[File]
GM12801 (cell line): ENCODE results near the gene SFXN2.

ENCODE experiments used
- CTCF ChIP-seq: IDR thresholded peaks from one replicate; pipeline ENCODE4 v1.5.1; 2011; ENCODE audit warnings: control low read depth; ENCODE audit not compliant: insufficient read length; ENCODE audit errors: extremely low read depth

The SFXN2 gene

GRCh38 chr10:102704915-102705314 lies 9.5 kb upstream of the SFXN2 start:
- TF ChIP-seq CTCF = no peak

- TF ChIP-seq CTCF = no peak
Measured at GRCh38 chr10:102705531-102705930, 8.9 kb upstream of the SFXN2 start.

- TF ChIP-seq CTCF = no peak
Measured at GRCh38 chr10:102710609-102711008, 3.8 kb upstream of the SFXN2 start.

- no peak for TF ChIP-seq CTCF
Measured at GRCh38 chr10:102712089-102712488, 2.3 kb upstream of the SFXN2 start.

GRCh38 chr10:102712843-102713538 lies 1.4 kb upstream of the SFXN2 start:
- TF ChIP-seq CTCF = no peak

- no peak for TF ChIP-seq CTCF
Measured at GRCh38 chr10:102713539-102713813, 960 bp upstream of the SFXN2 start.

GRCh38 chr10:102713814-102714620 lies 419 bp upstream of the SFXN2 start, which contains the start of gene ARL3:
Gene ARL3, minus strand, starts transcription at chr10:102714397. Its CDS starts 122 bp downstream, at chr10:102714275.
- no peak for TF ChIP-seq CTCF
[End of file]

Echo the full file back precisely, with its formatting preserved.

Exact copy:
GM12801 (cell line): ENCODE results near the gene SFXN2.

ENCODE experiments used
- CTCF ChIP-seq: IDR thresholded peaks from one replicate; pipeline ENCODE4 v1.5.1; 2011; ENCODE audit warnings: control low read depth; ENCODE audit not compliant: insufficient read length; ENCODE audit errors: extremely low read depth

The SFXN2 gene

GRCh38 chr10:102704915-102705314 lies 9.5 kb upstream of the SFXN2 start:
- TF ChIP-seq CTCF = no peak

- TF ChIP-seq CTCF = no peak
Measured at GRCh38 chr10:102705531-102705930, 8.9 kb upstream of the SFXN2 start.

- TF ChIP-seq CTCF = no peak
Measured at GRCh38 chr10:102710609-102711008, 3.8 kb upstream of the SFXN2 start.

- no peak for TF ChIP-seq CTCF
Measured at GRCh38 chr10:102712089-102712488, 2.3 kb upstream of the SFXN2 start.

GRCh38 chr10:102712843-102713538 lies 1.4 kb upstream of the SFXN2 start:
- TF ChIP-seq CTCF = no peak

- no peak for TF ChIP-seq CTCF
Measured at GRCh38 chr10:102713539-102713813, 960 bp upstream of the SFXN2 start.

GRCh38 chr10:102713814-102714620 lies 419 bp upstream of the SFXN2 start, which contains the start of gene ARL3:
Gene ARL3, minus strand, starts transcription at chr10:102714397. Its CDS starts 122 bp downstream, at chr10:102714275.
- no peak for TF ChIP-seq CTCF